Recent reports have explained how a Polish man recently spent 18 days in São Paolo’s airport. Having arrived at the airport on a flight from London the 17th June, he finally left the airport on Tuesday 5th July. In a story reminiscent of the Tom Hanks film “The Terminal” (though without the appearance of Catherine Zeta Jones, as far as I’m aware), Robert Wladyslaw Parzelski arrived at the airport, on a mission to go to Brazil and then return to England with two telephones. Why he was undertaking this trip with this particular goal in mind is, as yet, unknown. (more…)
European Union institutions are currently under-represented by British natives, in part due to low-level language skills. Just 5% of positions in the European Parliament and Commission are filled by Britons, despite the United Kingdom comprising 12% of the total population of the European Union.
English is commonly used as a universal language in international situations and, as we commented in a previous post, the number of students of foreign languages in other European countries is high above the figure in the United Kingdom. What’s amazing to me is that some people still argue that there is no need for native English speakers to learn other languages, when in conducting international relationships with other EU countries, understanding another language, culture and country is paramount. As Michael Shackleton, Head of the London European Parliament Office, commented “The balance of the use of language has been in favour of English, but to understand what people are thinking about you also have to get a sense of them and how they see the world.” (more…)
A Spanish friend recently sent me the link to an article published online. This “guide” explains to the rest of Europe what British people really mean when they say certain things, and what others understand by what has been said.
For example, according to this article, when a British person says “You must come to dinner”, the real meaning is “It’s not an invitation, I’m just being polite”, whilst the listener will think “I will get an invitation soon”. Obviously, this is an extreme generalisation, but I have to admit, it does ring some bells. If you accidentally bump into someone and they say “we must do lunch” or “we must get a coffee one day”, chances are you won’t set eyes on them again until you accidentally bump into them again… (more…)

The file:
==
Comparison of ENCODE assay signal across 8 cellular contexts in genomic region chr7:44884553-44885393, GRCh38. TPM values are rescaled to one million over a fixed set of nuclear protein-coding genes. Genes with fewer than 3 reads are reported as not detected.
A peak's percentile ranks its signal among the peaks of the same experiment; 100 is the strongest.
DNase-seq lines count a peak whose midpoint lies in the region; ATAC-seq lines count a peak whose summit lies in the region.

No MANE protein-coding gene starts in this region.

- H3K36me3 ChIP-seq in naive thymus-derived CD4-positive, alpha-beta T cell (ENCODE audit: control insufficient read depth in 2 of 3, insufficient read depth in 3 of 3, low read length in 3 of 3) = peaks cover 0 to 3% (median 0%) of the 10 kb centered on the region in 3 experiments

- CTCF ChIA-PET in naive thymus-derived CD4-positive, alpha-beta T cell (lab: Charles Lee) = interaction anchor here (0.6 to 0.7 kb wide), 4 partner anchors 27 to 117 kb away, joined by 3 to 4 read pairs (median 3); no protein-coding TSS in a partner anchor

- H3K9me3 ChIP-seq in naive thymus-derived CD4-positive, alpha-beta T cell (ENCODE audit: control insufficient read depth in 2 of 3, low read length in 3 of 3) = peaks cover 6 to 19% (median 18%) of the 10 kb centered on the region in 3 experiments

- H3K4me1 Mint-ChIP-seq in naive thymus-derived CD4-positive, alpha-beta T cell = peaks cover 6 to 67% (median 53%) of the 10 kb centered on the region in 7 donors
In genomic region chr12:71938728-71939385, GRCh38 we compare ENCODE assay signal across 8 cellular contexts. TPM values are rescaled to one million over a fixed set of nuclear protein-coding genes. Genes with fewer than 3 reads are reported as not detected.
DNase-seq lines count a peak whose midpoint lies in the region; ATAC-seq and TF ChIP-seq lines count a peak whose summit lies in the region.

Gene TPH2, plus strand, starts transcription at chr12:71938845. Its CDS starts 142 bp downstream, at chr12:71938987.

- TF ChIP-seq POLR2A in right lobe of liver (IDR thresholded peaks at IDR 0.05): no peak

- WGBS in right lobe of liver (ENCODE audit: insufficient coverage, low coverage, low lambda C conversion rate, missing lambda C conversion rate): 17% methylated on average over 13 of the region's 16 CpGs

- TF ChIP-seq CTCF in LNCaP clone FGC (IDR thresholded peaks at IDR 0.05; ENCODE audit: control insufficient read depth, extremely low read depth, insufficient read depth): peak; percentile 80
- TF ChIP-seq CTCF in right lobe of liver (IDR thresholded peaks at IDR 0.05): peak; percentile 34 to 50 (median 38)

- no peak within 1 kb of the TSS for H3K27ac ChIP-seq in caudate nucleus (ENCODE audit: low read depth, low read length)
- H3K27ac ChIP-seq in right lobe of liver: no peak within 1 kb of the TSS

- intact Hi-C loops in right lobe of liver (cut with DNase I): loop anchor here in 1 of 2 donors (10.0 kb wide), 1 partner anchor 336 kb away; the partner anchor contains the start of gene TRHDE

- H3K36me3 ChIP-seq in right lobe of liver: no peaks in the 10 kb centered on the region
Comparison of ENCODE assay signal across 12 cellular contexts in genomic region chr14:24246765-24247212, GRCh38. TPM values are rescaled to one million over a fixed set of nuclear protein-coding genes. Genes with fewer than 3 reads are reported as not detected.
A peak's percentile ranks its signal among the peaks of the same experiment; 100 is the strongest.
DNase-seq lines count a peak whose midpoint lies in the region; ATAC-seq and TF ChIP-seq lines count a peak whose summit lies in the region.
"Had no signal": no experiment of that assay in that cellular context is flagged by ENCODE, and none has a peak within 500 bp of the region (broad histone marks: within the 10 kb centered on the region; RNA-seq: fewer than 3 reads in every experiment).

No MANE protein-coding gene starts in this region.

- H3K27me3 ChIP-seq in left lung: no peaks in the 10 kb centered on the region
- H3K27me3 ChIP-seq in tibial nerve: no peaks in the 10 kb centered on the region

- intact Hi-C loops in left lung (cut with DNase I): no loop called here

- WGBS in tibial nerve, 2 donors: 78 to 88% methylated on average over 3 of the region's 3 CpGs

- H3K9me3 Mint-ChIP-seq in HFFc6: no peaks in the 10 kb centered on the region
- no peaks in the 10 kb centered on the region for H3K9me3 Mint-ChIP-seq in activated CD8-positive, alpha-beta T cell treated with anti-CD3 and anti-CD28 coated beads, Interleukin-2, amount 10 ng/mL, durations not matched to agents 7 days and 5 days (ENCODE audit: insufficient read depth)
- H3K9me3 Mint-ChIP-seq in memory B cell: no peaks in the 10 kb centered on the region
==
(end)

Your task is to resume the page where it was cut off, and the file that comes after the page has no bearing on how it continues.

As schools contemplate the removal of a second language from the national curriculum, the fast approaching Olympic Games should actually be reminding us of the importance of languages.
The government’s decision to include French as a core language at the Games demonstrates the significance of languages and communication in today’s society.
With every word spoken at the games repeated in French, Great Britain will seem diverse, cultured, and prepared for the international visitors who have arrived on our doorstep to watch the games. Can we say the same about our school pupils, however? (more…)
I have to say, if asked, I would find it difficult to say how many Spanish or French words I know. An article on the BBC website reported that Fabio Capello recently claimed he uses just 100 English words to communicate with players. (more…)
If you are interested in learning a new language or improving your existing skills, there are many free online resources that can help. A number of schools, including MIT, Carnegie Mellon, and Utah State University, have begun to offer free foreign language courses online. Free lessons can also be found through the BBC and the many foreign language learning networks that have cropped up on the web. This article provides a list of 15 places to find free foreign language lessons online:
Massachusetts Institute of Technology – The Massachusetts Institute of Technology offers over 60 courses in foreign languages and literature. Users can find courses in Spanish, Chinese, Spanish, German, and Japanese.
The Open University – The Open University’s modern language unit features courses for Spanish, German, English, and French. Courses are available for beginner, intermediate, and advanced level language learners.
Utah State University – Utah State University offers several free online courses in languages, philosophy, and speech communication. Two courses that are particularly popular are the Chinese I and Chinese II language courses.
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